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  • Writer's pictureBuzin Law


During the Super Bowl, Nationwide insurance company ran a commercial that upset many viewers because of its somber overtone. After showing a child partaking in a number of activities, the camera focuses on him and he deadpans, “I couldn’t grow up because I died from an accident.”

People don’t like to envision a worst-case scenario, especially when it comes to their own families. But, we live in a world where tragedy can strike at any time. It’s rarely the insurance companies that look out for victims’ best interests. Many people are forced to retain attorneys for the sole reason that they have treated unfairly by an insurance carrier — especially in a state like New York, where the insurance companies have no fear of claims against them for bad faith.

Obviously, it’s beneficial for insurance companies for fewer incidents to occur. The fewer the incidents, the fewer claims there are that they need to pay.

But if an incident occurs, insurance companies typically resort to any tactics necessary to ensure that the sum they pay is as low as possible — regardless of whether that fairly compensates the claimant.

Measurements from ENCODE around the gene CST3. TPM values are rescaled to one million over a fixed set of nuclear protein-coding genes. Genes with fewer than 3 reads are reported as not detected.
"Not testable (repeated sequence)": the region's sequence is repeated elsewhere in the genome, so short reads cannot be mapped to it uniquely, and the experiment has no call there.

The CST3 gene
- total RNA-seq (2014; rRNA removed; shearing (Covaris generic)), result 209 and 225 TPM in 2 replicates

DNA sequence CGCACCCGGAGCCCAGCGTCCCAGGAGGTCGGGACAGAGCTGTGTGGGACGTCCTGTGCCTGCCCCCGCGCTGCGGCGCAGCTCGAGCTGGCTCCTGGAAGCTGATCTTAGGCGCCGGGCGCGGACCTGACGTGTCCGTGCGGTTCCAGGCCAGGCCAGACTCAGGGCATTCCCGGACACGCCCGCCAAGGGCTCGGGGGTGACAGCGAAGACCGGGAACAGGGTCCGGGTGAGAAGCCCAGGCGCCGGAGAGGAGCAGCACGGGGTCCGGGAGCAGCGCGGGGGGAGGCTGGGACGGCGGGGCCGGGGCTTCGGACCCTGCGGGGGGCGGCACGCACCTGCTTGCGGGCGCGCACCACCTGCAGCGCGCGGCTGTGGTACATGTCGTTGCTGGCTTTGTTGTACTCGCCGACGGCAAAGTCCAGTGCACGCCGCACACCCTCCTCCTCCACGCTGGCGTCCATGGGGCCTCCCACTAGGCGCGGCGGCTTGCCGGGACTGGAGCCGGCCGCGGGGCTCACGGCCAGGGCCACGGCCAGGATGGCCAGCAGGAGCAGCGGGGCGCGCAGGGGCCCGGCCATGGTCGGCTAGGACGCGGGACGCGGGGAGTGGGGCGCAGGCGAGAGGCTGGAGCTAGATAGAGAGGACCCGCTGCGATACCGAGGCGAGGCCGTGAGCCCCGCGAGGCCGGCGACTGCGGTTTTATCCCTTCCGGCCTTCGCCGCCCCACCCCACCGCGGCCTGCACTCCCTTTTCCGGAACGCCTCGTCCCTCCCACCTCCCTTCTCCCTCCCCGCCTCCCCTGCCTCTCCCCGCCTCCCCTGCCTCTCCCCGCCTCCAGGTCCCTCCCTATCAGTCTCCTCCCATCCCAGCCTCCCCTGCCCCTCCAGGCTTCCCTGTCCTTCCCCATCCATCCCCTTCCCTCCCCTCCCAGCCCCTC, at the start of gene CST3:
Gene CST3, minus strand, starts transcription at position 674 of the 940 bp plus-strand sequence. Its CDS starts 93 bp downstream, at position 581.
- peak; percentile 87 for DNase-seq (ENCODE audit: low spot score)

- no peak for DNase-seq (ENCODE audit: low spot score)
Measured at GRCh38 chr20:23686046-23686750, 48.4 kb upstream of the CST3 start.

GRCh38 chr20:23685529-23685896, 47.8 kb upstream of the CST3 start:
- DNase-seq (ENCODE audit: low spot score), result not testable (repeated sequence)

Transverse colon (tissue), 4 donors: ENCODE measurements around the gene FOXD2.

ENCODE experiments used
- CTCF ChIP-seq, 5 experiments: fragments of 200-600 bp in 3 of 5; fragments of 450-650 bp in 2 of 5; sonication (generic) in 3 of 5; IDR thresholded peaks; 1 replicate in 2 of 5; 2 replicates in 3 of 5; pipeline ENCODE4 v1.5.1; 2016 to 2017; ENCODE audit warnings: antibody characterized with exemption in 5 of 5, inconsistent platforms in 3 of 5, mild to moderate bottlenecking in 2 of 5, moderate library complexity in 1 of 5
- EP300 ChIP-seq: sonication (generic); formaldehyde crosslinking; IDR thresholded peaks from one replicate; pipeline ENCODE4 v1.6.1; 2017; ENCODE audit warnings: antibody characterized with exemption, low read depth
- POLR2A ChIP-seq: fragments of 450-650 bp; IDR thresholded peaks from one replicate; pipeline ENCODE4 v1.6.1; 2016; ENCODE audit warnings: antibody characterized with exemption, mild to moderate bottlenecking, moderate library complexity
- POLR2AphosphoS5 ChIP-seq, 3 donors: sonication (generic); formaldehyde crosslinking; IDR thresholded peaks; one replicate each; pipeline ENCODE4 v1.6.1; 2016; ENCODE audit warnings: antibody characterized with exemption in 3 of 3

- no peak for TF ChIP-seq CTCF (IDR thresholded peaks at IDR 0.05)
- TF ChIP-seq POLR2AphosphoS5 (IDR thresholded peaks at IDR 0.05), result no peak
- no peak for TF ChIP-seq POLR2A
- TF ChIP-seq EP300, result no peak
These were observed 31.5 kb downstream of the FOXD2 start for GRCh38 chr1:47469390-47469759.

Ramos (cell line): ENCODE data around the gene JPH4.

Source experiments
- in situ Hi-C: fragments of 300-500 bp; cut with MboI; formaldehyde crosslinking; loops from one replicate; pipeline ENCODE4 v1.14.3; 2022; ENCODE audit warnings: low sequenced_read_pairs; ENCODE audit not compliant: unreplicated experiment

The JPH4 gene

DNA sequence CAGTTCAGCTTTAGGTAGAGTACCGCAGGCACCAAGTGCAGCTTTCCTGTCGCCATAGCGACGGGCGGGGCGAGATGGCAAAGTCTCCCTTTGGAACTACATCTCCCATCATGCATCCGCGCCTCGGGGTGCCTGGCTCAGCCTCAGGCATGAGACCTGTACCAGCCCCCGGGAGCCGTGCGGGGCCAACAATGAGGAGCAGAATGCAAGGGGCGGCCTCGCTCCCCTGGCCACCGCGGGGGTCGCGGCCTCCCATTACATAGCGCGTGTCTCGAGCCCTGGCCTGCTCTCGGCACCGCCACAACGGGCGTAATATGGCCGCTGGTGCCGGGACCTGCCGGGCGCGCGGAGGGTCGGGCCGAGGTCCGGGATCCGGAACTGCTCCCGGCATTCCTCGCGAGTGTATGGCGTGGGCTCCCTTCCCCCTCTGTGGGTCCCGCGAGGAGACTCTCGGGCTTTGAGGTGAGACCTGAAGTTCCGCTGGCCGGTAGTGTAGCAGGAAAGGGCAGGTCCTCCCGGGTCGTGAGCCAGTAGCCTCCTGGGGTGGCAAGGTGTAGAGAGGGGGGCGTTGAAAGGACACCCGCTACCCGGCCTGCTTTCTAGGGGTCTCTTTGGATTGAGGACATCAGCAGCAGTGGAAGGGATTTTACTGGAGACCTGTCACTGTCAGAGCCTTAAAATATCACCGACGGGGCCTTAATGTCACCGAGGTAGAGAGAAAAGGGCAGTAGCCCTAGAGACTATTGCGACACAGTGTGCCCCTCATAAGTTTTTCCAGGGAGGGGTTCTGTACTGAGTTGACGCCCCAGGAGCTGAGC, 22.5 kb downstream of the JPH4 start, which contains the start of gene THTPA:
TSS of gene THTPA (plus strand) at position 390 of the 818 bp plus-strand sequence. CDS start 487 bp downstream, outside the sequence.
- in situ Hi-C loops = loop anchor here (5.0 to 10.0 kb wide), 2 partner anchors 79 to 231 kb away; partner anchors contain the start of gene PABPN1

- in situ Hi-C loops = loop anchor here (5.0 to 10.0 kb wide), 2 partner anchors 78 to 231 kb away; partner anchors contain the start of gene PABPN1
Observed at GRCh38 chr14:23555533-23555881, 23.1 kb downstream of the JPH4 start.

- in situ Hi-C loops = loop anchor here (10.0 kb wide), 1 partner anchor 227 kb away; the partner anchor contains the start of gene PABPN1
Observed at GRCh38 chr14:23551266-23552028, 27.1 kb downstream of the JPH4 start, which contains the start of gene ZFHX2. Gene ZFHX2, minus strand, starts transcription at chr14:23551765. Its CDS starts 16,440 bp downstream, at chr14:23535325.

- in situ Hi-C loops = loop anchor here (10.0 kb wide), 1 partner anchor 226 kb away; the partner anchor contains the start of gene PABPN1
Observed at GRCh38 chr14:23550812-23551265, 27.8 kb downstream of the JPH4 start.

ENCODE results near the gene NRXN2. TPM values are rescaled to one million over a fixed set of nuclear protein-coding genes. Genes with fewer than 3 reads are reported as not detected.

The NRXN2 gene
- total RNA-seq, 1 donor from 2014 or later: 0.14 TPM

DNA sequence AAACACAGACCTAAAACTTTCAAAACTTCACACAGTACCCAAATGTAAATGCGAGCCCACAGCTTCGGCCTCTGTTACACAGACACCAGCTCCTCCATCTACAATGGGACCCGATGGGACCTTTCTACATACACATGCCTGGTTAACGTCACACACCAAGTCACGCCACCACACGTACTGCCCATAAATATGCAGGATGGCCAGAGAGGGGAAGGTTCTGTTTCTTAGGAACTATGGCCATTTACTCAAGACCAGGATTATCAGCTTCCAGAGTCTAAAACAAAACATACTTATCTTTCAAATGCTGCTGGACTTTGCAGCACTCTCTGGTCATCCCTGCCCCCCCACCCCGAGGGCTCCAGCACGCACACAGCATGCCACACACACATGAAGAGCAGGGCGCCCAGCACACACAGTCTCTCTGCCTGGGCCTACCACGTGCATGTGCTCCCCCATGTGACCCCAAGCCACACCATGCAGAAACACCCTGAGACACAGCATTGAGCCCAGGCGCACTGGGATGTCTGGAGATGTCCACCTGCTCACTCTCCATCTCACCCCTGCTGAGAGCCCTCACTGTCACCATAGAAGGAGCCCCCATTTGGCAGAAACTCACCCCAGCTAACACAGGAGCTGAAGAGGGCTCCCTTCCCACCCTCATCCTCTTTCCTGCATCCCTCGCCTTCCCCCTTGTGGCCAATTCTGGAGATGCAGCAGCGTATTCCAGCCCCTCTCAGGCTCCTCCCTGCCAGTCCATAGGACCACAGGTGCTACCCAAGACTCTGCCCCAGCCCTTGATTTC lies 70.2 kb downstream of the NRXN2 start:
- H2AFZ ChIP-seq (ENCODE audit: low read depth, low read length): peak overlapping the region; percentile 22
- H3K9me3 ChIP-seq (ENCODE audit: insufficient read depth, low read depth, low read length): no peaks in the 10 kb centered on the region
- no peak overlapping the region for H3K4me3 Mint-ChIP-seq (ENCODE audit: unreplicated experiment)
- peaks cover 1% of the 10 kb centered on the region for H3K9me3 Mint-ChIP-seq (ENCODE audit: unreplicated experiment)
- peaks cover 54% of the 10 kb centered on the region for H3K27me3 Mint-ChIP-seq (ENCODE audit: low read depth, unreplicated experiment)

So, it’s ironic that an insurance company states: “…we believe in protecting what matters most: your kids.”

If they were honest, the statement would be, “We believe in protecting what matters most: our bottom line.”

But, it’s not just the insurance companies who bear responsibility for treating victims badly. In New York State, the family members of the child who appears in the commercial would not be able to recover any damages for the grief they experienced — and continue to experience — as a result of the child’s death if it were brought upon by the negligence of another person or company.

Money isn’t a magic potion to make everything okay. It’s the only remedy, however, that our system of justice can provide. By disallowing such a recovery, the legislature has decided that grieving families have no value, and that is an injustice.

To fix these issues, New York State should pass laws to curtail acts of bad faith by insurance companies, and to allow grieving families to recover for the loss of a loved one that was caused by someone else’s negligence.

These issues may make people uncomfortable, but unfortunately there are many families for whom these issues are real and personal.

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